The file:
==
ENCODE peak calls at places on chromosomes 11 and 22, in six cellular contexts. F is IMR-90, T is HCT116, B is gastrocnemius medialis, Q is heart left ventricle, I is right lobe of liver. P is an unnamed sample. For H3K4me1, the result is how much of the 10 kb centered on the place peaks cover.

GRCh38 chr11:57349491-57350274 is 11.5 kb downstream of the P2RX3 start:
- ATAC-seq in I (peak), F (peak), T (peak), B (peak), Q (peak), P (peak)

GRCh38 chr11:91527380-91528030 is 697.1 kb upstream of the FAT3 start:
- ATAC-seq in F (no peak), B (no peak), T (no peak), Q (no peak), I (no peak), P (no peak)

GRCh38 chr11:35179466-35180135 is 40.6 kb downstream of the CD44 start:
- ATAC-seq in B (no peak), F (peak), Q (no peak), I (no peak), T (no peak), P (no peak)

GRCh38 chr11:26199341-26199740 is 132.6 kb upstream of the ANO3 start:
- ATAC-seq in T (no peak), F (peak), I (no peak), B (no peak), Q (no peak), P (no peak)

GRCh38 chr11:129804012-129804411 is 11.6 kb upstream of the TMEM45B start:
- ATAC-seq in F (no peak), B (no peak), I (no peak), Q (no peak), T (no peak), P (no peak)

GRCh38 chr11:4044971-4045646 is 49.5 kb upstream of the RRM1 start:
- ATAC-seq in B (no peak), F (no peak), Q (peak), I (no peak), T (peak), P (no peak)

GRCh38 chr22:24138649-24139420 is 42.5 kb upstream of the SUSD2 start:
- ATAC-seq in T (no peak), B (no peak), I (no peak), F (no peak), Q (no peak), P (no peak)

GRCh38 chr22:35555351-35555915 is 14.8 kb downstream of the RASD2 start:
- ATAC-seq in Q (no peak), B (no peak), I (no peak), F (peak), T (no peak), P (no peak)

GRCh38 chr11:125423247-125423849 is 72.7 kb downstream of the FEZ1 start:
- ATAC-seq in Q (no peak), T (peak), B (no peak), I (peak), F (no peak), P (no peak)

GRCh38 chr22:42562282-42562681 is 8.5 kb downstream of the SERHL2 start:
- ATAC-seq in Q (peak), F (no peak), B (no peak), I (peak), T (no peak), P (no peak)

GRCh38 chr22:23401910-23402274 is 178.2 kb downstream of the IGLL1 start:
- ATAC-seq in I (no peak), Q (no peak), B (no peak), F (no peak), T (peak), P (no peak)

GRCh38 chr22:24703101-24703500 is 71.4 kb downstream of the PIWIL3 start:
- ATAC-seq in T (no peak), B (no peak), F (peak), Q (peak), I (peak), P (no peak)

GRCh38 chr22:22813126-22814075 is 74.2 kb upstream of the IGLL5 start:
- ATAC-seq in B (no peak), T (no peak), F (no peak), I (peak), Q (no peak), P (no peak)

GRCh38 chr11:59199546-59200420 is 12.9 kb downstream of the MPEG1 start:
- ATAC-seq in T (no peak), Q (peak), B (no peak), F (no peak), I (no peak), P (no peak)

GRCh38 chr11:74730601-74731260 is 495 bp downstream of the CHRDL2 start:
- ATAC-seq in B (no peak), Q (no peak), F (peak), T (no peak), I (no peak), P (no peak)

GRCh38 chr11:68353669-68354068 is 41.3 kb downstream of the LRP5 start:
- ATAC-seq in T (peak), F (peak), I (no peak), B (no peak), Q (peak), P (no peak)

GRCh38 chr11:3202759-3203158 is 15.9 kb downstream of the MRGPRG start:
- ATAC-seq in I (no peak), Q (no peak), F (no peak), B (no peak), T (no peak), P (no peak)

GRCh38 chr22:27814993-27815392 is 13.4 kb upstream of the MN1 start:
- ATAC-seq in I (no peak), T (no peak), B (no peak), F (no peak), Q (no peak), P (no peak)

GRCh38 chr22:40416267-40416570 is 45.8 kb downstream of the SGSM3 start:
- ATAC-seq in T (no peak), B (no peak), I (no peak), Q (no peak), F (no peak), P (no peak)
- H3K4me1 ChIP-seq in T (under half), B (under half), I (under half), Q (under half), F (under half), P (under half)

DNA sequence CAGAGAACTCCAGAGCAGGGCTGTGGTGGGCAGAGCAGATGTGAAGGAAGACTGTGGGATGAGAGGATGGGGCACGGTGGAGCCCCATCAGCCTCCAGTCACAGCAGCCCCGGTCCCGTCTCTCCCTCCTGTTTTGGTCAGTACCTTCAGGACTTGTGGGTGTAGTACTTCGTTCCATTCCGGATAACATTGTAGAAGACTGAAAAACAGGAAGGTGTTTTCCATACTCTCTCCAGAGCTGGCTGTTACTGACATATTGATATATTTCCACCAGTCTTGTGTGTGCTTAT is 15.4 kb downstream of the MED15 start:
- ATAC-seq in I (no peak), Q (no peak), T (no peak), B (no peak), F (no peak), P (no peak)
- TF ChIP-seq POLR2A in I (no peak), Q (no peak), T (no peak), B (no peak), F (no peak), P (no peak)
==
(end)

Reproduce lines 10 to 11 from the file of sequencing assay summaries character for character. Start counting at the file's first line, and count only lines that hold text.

GRCh38 chr11:129804012-129804411 is 11.6 kb upstream of the TMEM45B start:
- ATAC-seq in F (no peak), B (no peak), I (no peak), Q (no peak), T (no peak), P (no peak)